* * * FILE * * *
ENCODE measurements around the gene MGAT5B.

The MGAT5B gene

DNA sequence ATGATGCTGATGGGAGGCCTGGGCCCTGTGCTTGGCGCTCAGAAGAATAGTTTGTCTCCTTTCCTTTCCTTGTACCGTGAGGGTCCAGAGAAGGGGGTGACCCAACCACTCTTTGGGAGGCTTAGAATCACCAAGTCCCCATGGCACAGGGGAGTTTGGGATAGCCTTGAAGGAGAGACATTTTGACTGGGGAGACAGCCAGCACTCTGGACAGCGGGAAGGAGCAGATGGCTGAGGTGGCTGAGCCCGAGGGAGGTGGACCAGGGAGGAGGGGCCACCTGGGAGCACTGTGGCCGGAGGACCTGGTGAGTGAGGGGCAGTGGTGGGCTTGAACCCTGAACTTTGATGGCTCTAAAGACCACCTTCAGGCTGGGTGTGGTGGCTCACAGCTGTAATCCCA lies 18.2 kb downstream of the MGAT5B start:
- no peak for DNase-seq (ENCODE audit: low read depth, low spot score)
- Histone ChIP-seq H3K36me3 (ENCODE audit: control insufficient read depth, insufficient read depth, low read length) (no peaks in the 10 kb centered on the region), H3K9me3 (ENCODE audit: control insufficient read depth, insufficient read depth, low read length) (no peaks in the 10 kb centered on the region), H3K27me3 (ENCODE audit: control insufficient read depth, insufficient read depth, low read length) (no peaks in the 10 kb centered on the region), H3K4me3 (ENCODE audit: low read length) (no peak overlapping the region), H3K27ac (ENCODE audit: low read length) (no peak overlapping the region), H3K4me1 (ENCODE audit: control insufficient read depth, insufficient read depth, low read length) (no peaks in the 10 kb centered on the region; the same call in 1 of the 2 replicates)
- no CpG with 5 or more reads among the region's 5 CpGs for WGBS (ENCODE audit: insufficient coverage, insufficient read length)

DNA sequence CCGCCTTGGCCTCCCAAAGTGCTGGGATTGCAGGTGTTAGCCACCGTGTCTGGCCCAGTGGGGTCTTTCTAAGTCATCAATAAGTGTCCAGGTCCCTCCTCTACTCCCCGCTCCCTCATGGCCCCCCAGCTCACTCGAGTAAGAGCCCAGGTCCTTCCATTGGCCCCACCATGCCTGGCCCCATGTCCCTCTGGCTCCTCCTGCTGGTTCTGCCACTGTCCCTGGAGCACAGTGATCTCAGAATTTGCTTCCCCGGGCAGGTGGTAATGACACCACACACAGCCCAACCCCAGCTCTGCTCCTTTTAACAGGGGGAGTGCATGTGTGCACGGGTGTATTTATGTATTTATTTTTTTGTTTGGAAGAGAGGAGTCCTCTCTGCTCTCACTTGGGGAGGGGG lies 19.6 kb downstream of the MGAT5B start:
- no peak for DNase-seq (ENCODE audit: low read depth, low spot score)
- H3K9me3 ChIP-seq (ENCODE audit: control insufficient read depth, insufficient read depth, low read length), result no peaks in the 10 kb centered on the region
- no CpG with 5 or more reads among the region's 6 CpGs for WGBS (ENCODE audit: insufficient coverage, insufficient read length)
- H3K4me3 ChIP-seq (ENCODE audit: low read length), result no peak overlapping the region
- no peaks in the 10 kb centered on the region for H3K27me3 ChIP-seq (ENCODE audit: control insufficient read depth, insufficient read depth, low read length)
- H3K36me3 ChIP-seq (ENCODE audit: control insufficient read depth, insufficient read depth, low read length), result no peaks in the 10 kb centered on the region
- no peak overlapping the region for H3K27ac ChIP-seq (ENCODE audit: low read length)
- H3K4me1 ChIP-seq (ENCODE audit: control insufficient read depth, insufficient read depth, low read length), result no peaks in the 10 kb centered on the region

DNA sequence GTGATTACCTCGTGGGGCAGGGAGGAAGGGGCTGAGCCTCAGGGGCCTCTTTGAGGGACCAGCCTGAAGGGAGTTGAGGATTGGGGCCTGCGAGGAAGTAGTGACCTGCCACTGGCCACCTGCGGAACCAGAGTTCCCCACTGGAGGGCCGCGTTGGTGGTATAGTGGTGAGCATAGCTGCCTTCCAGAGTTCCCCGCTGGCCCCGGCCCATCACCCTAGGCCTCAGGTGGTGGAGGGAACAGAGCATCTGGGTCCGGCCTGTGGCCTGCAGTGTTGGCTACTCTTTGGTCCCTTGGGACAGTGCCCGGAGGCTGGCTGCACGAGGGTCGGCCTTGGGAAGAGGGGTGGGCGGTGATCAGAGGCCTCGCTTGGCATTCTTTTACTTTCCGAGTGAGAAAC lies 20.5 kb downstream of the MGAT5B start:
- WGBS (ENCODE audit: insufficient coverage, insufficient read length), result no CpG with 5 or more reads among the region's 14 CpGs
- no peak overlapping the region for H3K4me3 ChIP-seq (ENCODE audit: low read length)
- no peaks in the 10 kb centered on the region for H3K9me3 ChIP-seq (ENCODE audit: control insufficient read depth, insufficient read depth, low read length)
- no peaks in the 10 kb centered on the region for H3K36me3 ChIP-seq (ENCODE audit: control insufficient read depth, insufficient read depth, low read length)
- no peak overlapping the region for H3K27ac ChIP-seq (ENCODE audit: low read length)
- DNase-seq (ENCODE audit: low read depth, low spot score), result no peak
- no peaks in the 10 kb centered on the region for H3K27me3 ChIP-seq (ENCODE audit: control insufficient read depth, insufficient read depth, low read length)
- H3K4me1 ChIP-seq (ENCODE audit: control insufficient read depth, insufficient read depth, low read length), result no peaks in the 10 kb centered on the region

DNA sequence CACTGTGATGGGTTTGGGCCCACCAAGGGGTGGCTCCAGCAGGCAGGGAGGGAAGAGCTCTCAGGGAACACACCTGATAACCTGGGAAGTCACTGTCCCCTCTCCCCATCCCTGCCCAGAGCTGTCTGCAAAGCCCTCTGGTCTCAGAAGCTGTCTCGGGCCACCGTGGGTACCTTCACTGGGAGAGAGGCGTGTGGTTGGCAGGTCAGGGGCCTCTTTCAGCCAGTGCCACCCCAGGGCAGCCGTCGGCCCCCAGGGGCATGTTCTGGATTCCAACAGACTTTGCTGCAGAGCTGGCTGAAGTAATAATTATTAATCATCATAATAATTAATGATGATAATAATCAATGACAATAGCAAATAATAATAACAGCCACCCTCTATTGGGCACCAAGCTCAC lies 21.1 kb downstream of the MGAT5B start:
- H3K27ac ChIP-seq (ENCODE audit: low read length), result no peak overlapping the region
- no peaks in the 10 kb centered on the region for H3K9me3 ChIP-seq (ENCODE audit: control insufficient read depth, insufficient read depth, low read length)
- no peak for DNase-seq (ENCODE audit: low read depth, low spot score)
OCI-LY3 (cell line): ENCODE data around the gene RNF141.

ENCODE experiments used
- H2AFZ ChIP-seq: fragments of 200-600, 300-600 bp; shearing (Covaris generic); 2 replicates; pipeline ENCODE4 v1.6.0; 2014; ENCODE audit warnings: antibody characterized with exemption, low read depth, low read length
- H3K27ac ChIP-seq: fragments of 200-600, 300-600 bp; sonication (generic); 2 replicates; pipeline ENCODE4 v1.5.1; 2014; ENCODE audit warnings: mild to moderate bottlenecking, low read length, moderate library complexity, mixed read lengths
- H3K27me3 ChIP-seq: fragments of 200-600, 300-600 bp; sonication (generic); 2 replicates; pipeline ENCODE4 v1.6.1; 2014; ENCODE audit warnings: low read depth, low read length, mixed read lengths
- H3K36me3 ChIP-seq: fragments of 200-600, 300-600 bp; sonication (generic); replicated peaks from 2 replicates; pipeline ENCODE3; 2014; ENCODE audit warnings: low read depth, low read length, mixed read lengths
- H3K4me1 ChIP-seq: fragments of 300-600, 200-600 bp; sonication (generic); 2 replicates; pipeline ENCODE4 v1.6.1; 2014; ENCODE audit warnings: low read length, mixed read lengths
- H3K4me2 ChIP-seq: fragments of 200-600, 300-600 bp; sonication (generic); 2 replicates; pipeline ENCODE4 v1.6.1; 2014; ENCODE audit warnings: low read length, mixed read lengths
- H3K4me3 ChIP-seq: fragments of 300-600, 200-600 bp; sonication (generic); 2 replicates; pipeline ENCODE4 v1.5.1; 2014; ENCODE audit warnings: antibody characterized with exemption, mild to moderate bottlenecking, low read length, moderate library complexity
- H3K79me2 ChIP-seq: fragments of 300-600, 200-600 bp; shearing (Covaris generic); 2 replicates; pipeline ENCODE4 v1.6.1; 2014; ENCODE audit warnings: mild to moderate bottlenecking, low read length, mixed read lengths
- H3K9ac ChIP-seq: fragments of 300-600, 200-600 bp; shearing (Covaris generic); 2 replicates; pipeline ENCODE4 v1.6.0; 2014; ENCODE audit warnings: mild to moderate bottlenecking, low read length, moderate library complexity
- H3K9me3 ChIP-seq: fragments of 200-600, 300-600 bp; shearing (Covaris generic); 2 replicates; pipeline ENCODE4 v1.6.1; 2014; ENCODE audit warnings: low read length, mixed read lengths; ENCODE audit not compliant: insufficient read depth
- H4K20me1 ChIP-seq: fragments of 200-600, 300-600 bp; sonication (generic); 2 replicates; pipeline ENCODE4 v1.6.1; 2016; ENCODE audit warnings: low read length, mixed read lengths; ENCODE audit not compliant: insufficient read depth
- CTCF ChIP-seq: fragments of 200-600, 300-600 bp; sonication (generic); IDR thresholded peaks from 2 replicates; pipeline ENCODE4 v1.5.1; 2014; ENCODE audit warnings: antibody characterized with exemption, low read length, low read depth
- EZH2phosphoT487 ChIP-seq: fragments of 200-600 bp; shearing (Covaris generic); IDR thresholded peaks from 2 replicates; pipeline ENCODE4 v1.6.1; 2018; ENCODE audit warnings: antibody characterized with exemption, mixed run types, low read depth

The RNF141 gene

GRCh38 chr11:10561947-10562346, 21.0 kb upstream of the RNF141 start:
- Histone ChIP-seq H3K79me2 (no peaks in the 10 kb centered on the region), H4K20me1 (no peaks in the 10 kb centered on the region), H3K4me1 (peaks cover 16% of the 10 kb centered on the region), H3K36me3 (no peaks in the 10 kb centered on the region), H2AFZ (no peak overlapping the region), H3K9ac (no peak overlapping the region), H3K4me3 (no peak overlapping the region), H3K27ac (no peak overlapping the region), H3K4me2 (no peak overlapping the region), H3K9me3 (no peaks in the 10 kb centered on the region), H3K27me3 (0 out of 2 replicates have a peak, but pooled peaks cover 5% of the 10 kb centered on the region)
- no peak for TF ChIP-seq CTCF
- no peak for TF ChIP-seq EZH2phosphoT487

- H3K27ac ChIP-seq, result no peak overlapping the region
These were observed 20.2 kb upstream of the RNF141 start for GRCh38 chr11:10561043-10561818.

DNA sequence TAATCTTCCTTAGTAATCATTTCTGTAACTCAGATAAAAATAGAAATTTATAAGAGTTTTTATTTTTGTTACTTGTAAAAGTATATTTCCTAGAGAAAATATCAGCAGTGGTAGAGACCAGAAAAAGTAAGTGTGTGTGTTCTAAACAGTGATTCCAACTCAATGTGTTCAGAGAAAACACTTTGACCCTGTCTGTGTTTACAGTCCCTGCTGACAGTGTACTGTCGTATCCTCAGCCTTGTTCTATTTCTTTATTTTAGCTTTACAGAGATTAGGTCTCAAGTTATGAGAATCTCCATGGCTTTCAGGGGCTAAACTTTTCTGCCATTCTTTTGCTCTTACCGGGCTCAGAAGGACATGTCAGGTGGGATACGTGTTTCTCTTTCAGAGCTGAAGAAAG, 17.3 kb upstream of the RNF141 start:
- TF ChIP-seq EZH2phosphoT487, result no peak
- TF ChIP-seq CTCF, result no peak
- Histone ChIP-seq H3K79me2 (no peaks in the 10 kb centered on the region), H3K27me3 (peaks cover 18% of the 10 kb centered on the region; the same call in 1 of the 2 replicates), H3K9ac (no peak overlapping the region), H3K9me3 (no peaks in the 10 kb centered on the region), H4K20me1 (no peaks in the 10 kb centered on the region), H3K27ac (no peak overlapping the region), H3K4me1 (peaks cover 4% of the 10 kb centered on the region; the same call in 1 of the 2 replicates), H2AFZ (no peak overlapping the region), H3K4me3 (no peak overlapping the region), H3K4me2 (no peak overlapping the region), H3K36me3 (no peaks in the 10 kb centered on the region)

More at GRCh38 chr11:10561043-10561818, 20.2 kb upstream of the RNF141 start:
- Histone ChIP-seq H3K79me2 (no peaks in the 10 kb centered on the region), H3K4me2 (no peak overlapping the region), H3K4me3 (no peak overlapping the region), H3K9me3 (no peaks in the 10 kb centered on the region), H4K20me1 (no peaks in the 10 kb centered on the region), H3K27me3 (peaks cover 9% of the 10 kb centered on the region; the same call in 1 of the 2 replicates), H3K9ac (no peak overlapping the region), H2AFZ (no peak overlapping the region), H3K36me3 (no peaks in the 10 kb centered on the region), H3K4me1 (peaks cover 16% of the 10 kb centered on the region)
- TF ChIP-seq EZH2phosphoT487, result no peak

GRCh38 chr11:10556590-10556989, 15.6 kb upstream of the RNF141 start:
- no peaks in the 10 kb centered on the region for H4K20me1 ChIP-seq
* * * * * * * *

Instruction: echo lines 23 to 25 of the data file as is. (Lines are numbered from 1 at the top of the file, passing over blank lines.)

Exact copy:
- no peaks in the 10 kb centered on the region for H3K27me3 ChIP-seq (ENCODE audit: control insufficient read depth, insufficient read depth, low read length)
- H3K4me1 ChIP-seq (ENCODE audit: control insufficient read depth, insufficient read depth, low read length), result no peaks in the 10 kb centered on the region

DNA sequence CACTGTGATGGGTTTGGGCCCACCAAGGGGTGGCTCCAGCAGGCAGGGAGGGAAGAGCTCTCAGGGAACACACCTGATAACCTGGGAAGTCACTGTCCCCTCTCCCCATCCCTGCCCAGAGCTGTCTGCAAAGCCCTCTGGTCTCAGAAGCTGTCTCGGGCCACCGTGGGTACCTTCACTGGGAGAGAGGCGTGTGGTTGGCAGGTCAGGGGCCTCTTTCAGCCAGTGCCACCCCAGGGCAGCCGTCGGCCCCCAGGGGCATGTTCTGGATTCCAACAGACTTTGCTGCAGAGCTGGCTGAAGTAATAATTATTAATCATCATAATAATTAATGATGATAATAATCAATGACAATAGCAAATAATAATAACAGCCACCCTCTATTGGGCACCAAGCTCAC lies 21.1 kb downstream of the MGAT5B start: